Sanjeev Gupta announces Whyalla solar farm the size of 550 Adelaide Ovals

British billionaire Sanjeev Gupta has announced plans for a solar farm covering an area the size of 550 Adelaide Ovals as part of his $US1 billion renewable energy plan for the Upper Spencer Gulf.

SIMEC ZEN Energy – part of Mr Gupta’s GFG Alliance – announced the plans for one of Australia’s largest solar farms alongside South Australian Premier Steven Marshall and local Mayor Lyn Breuer in Whyalla on August 15.

The Cultana Solar Farm is the first project to be unveiled as part of Mr Gupta’s landmark $US1 billion, one gigabit dispatchable renewable energy program.

The Cultana solar project will feature 780,000 solar panels generating 600GWh of energy per year, enough to power 96,000 homes, and according to Mr Gupta will help bring down energy prices.

“Today’s event is symbolic of our desire to develop and invest in new-generation energy assets that will bring down Australia’s electricity prices to competitive levels again, as well as our commitment to local and regional Australia,” he says.

“In particular, this signals the beginning of our journey with a number of stakeholders to not only transform GFG’s operations in Whyalla, but also further enhance the appeal of this great city.”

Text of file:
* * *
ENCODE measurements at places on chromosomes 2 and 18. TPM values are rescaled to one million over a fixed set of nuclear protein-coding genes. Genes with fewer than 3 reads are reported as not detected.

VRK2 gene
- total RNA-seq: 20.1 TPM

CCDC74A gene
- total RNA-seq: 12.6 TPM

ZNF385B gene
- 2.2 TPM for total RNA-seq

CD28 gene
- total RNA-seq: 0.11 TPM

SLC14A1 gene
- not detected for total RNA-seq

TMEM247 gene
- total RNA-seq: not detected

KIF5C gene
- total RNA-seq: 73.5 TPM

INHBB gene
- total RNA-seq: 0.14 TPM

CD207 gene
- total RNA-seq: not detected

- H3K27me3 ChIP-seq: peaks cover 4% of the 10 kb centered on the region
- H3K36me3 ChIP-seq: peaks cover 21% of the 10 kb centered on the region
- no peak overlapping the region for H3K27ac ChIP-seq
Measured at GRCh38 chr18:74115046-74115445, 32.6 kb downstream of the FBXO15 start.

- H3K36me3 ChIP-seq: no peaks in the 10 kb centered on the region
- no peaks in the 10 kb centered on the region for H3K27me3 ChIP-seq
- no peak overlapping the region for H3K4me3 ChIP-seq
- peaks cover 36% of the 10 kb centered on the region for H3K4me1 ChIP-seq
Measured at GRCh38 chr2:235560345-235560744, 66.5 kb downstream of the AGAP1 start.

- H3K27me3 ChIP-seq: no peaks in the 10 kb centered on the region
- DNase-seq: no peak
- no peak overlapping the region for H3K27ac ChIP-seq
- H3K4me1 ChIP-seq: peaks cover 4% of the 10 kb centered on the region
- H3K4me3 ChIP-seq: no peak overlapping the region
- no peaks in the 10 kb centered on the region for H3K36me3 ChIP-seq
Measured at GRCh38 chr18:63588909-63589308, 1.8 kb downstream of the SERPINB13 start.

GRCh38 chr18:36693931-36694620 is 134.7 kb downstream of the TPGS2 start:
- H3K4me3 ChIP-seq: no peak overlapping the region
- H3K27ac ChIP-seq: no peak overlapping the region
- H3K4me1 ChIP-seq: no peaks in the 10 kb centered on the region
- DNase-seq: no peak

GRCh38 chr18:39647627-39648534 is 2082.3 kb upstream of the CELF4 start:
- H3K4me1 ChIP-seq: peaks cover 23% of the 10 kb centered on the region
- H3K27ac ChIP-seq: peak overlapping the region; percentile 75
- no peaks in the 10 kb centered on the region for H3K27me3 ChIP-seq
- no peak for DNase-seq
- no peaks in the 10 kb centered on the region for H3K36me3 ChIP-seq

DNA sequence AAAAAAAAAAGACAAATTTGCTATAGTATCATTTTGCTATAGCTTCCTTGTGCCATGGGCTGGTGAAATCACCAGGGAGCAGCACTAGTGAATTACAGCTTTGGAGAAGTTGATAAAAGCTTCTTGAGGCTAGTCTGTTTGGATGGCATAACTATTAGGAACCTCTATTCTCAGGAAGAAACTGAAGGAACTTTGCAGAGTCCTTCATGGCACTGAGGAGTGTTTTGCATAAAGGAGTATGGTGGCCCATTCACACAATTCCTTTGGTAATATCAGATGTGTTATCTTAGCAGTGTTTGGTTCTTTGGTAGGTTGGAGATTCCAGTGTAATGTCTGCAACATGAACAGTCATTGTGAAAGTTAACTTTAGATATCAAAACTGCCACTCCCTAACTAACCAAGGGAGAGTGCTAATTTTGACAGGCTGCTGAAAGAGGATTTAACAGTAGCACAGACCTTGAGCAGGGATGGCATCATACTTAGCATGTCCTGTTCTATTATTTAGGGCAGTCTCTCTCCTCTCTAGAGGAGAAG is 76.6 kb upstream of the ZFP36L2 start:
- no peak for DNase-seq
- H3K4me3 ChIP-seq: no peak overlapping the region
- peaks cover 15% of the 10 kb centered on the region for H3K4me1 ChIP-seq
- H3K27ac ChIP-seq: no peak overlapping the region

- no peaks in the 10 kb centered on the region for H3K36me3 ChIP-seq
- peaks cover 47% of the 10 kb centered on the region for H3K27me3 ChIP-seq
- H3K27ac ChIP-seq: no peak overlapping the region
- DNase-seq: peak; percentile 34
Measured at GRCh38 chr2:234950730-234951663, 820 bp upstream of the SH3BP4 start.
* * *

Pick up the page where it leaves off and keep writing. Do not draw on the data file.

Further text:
In 2017, Mr Gupta’s company GFG Alliance bought the Whyalla steelworks and iron ore mines, saving thousands of local steel industry jobs.

The Cultana Solar Farm will generate 350 jobs during construction and 10 ongoing operation and maintenance positions.

Development approval is expected later this year before works begin in the first quarter of 2019.

Mr Gupta says Cultana, along with SIMEC ZEN’s second solar project to be built nearby, will become one of the largest solar farms in the country.

He says the renewable energy projects will not only improve reliability and drop energy costs for his own operations, but will provide competitive sources of power for other commercial and industrial users.

Whyalla Mayor Lyn Breuer says the city’s council is keen to partner with GFG Alliance in coming decades, including leasing a portion of land for the Cultana project.

She says the solar project signalled to the nation that Whyalla is open for business.

SIMEC ZEN Energy is pursuing a number of other renewable energy projects in the region, including cogeneration at GFG’s Whyalla Primary Steel plant using waste gas, the world’s largest lithium-ion battery and pumped hydro projects at GFG’s Middleback Ranges mining operations.

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Building a bright future in Upper Spencer Gulf